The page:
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Interview With an Author: Kris Waldherr

Daryl M., Librarian, West Valley Regional Branch Library,
Kris Waldherr and her book

Kris Waldherr is an award-winning author, illustrator, and designer. She is a member of the Historical Novel Society, and her fiction has been awarded with fellowships by the Virginia Center of the Creative Arts and a reading grant by Poets & Writers. Kris Waldherr works and lives in Brooklyn in a Victorian-era house with her husband, the anthropologist-curator Thomas Ross Miller, and their daughter. Her latest novel is The Lost History of Dreams and she recently agreed to be interviewed about it by Daryl Maxwell for the LAPL Blog.


What was your inspiration for The Lost History of Dreams?

My first inspiration for The Lost History of Dreams was a dream I had several years ago of a man and a woman dressed in Victorian clothing arguing over an inheritance in a candle-lit room. This dream eventually became a pivotal scene in The Lost History of Dreams when Robert, my post-mortem photographer protagonist, first encounters his grief-stricken cousin Isabelle. In addition, I became obsessed with Victorian mourning rituals after the unexpected death of my mother-in-law; they seemed a wonderful way to let the world know you’d suffered a loss so they’d tread lightly. Eventually, Robert and Isabelle’s story collided with my interest in Victorian mourning rituals—and here we are.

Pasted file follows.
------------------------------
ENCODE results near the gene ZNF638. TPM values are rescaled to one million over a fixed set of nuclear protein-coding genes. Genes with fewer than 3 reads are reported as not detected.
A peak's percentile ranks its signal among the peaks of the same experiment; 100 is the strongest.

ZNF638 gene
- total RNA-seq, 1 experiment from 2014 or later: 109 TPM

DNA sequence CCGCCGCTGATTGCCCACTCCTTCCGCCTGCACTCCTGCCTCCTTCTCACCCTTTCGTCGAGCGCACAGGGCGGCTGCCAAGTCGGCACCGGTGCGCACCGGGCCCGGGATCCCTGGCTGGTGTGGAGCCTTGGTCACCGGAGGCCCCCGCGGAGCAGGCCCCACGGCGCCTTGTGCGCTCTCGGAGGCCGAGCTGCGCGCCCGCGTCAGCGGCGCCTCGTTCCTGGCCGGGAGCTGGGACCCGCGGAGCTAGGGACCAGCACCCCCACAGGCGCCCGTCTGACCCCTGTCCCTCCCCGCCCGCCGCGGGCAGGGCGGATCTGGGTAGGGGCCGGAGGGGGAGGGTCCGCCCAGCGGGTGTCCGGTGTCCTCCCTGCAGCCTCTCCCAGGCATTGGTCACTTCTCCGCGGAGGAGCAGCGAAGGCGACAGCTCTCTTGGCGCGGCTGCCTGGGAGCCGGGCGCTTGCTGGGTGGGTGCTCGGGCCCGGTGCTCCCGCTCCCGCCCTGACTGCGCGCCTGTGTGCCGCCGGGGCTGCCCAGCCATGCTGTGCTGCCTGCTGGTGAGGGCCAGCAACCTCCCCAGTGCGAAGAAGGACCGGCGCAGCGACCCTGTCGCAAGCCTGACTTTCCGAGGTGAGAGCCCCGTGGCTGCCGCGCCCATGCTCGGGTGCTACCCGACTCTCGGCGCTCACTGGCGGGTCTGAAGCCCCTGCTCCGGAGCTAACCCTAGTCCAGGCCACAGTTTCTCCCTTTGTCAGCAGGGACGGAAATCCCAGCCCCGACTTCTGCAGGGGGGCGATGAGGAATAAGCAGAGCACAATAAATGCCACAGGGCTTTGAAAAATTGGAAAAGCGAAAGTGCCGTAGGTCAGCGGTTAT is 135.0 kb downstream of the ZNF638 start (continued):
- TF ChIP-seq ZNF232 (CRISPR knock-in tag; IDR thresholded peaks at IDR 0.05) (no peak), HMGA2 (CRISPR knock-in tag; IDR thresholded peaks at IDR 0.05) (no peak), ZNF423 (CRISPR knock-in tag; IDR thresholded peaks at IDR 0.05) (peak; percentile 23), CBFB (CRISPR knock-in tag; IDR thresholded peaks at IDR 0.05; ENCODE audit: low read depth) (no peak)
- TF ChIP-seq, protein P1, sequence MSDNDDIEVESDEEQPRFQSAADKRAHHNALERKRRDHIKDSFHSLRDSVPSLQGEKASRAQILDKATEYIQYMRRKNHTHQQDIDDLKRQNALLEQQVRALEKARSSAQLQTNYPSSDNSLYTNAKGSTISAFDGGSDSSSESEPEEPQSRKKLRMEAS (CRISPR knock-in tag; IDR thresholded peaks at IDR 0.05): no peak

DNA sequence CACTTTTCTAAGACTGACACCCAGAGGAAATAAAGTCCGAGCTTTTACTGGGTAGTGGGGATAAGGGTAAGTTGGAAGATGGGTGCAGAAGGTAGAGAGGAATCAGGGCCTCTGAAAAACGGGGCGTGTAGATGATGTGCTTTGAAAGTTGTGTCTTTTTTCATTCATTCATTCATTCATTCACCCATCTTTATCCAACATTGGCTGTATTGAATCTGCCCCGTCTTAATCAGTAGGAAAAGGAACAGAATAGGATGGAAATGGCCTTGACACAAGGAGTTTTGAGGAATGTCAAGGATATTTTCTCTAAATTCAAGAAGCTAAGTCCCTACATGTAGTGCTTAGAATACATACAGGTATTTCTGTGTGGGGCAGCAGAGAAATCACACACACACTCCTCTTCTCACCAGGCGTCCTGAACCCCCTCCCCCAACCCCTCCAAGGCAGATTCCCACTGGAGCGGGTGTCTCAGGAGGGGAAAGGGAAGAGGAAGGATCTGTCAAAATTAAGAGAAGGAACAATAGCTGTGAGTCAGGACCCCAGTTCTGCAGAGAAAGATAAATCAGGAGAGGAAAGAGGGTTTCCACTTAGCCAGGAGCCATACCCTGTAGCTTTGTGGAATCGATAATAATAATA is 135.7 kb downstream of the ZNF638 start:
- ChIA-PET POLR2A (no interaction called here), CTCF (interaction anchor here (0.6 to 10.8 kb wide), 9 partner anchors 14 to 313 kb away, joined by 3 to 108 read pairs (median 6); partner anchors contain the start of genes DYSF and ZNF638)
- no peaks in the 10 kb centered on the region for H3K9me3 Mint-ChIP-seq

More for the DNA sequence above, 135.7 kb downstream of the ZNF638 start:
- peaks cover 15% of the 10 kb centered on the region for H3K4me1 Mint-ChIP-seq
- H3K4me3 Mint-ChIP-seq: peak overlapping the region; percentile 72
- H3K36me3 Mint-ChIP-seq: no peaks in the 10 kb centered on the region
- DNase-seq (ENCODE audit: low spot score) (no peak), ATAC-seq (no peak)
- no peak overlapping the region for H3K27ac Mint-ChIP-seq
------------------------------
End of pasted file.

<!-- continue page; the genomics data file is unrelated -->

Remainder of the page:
Are Robert, Isabelle, Hugh, Ada or any of the other characters inspired by or based on specific individuals?

I was fortunate that Robert and Isabelle emerged fully formed from my dream; however, their characters evolved as I wrote (more on that below!). Hugh was very, very loosely modeled on Lord Byron; his character definitely reflects the influence of the Romantics rather than the Victorians. As for Ada, her character was shaped by several Gothic tropes, primarily the one of the orphaned heiresses at risk. That written I couldn’t resist giving Ada the same first name as Ada Lovecraft, Lord Byron’s brilliant mathematician daughter—the name was a wink at the reader if you will.

How did the novel evolve and change as you wrote and revised it? Are there any characters or scenes that were lost in the process that you wish had made it to the published version?